Modern fire regime across Nepal
It has been observed that the majority of the burned area in Nepal is in the Chure zone, and the most concentration of burned area is in the western part of the country (Fig. 4a). Hills have relatively low fire occurrence, and the forest burn concentration decreased from west to east. About 78% of fire-affected areas burned more than once (i.e., same pixel) during the last 20 years, with the highest repeating frequency of two and then monotonically decreasing. In some places, the repetition was observed even in the same year (around 2% of the burned area), which might not be a forest fire incident in reality. These areas were excluded from the analysis.
On average, about 39,900 ha of forest, with about 25% of standard deviation, is burned every year. Years 2016, 2012, and 2001 were the biggest forest fire years, while the least fire incidence was observed in the years 2002 and 2014 (Fig. 4a). The statistics show that more than 78% of forest fires occurred from March to May (Fig. 4b), which drops to almost zero as soon as the rainy season starts in June, and no or very few fires are detected from then through September.
April incidents accounted for more than 43% of the fire-affected area. Referring to the historical dataset in Nepal, the majority of forest fire incidents and affected areas were recorded between March and May, 3 months of the year (Khanal 2015; Matin et al. 2017). Hence, it is worthwhile to focus the analysis on these 3 months.
We observed a general trend towards increasing forest fire in all 3 months in all four physiographical regions by as much as 33 ha per year over the 20 years of study data (see details in Table 4). The trend of increasing forest fire was highest in Chure and lowest in High Mountain. The trend of increasing forest fire area was decreasing in March. A significant trend of burned area (confidence interval = 95%) was observed only in Chure during April and May. For other regions, a statistically significant trend was not identified according to the MK test. Relatively greater burned area was found at lower elevations. More than 50% of the recorded fire area was at less than 1000-m elevation, which is mostly in the Terai and part of the Chure region. About 21% and 24% of the recorded forest fire area was between 1000 and 2000 m and 2000 and 3000 m in elevation, respectively, while the 3000- to 4000-m elevation range accounts for less than 5% of the recorded forest fire area. Hardly any forest fire area was recorded above 4000-m elevation.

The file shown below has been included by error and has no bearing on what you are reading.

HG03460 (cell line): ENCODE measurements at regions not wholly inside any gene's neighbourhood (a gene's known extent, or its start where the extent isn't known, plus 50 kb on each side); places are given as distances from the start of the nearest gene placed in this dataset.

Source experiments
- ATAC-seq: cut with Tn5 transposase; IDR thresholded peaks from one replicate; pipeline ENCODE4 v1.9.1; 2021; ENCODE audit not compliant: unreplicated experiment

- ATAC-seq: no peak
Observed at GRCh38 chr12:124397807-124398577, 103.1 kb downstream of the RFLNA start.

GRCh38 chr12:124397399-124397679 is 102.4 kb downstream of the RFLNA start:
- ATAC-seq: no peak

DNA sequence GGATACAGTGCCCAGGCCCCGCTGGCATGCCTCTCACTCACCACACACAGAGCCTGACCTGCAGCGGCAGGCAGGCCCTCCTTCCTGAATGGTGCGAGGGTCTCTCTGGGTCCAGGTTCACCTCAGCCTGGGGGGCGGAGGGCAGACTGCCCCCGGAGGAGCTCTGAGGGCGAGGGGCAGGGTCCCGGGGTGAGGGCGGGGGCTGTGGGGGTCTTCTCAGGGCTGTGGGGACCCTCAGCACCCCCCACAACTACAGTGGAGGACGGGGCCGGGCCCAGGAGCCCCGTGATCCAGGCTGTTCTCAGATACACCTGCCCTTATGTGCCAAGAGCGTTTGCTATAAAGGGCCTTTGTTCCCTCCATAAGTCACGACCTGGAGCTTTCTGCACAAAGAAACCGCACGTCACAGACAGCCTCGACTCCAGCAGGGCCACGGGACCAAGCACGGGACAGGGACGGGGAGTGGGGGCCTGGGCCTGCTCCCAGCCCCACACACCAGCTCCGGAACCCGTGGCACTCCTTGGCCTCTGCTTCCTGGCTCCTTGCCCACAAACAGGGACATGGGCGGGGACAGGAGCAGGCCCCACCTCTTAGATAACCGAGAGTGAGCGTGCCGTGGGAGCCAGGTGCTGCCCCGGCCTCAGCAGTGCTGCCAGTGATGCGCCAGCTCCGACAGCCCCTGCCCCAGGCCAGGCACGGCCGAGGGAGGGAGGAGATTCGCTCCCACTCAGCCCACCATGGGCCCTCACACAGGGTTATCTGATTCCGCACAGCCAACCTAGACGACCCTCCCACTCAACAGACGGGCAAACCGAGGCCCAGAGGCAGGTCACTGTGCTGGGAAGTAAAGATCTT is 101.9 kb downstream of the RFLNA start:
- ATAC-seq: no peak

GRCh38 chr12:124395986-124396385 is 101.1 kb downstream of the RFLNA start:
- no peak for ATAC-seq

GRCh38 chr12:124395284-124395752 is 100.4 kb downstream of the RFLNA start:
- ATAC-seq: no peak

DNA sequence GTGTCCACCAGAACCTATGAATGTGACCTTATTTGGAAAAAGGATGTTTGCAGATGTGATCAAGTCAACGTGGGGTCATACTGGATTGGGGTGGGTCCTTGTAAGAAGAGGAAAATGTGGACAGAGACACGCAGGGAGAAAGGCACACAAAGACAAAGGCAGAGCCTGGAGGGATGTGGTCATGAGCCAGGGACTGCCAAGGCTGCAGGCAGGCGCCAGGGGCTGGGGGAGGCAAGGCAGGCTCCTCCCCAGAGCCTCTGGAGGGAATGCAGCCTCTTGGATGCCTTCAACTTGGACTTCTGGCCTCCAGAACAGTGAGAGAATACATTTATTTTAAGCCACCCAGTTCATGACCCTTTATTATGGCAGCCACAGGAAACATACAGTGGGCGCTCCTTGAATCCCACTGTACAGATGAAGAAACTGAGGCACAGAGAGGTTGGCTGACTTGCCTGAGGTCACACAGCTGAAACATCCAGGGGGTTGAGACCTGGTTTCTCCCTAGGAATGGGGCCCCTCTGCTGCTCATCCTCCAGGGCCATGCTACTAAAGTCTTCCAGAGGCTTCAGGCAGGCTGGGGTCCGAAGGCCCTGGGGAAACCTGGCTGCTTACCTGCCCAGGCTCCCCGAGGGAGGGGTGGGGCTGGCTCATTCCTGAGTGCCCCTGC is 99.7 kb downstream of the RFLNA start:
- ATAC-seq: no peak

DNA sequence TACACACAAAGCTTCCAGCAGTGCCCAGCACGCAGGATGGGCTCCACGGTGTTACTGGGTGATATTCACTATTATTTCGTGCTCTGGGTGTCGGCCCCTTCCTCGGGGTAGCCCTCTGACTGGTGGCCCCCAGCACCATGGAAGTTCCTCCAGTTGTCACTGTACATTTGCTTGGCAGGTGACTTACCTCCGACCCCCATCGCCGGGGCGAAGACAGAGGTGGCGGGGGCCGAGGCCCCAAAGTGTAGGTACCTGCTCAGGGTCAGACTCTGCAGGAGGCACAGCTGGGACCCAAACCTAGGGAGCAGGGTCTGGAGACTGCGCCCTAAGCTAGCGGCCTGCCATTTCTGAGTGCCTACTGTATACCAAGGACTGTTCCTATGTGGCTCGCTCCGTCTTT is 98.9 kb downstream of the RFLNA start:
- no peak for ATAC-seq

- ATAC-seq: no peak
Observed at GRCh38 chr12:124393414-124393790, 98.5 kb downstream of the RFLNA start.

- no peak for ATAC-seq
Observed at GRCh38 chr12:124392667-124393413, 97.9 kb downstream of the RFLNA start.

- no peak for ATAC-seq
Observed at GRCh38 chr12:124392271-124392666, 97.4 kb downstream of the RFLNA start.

Figure 5 illustrates the forest fire-vulnerability risk obtained from DNN and MaxEnt across Nepal. The probability of detection using DNN was 0.71 while it was 0.64 using MaxEnt when accessing the results of forest fire events from 2017 to 2019 (DoF 2022). The summary of the accuracy assessment is presented in Table 5. The forest fire-vulnerability risk from both the DNN and MaxEnt models was comparable in terms of their distribution patterns (Fig. 5a, b) while using the same input dataset. The DNN model showed a much greater very-high-risk area than did the MaxEnt model (2.64% versus 0.27%). The high-risk area was comparable (i.e., 1.55% from DNN and 1.2% from the MaxEnt model). The MaxEnt model showed about 90% of the area under very low risk, while it was 83.78% from DNN. Thus, the MaxEnt model identified less area of high fire vulnerability than did the DNN model.
Twenty-nine remote-sensing metrics were evaluated for their dependency on forest-fire incidence. Out of 29, 17 variables had a VIF value of less than 10, and these were selected for the model development (Table 2). Among the selected 17 variables, bioclimatic variables were identified as more important and other variables (topographic, vegetation-related, and anthropogenic) as less important for fire-vulnerability modeling. Precipitation seasonality was the most important variable to modeling forest fire-vulnerability risk for MaxEnt. This variable has a permutation importance of 23.2 and 16.2% contribution. After precipitation seasonality, the mean temperature of the driest quarter, slope, and climate (isothermality) were important variables to modeling forest fire-vulnerability risk. These variables have permutation importance of 17.5, 8.6, and 8, respectively, in MaxEnt (Table 6). A comparable ranking was obtained with DNN modeling where precipitation seasonality, annual precipitation, mean temperature of driest quarter, and climate were the most important variables. The forest fire-vulnerability risk is low at lower land surface temperatures and high in areas having a high maximum and mean land surface temperature. Unlike the response to land surface temperature, forest fire-vulnerability risk is higher at a medium level of maximum and mean precipitation. Forest fire-vulnerability risk is low in areas with very low and very high precipitation. Low-precipitation areas are likely to have sparse vegetation cover, so the vulnerability of forest to risk of fire is also low.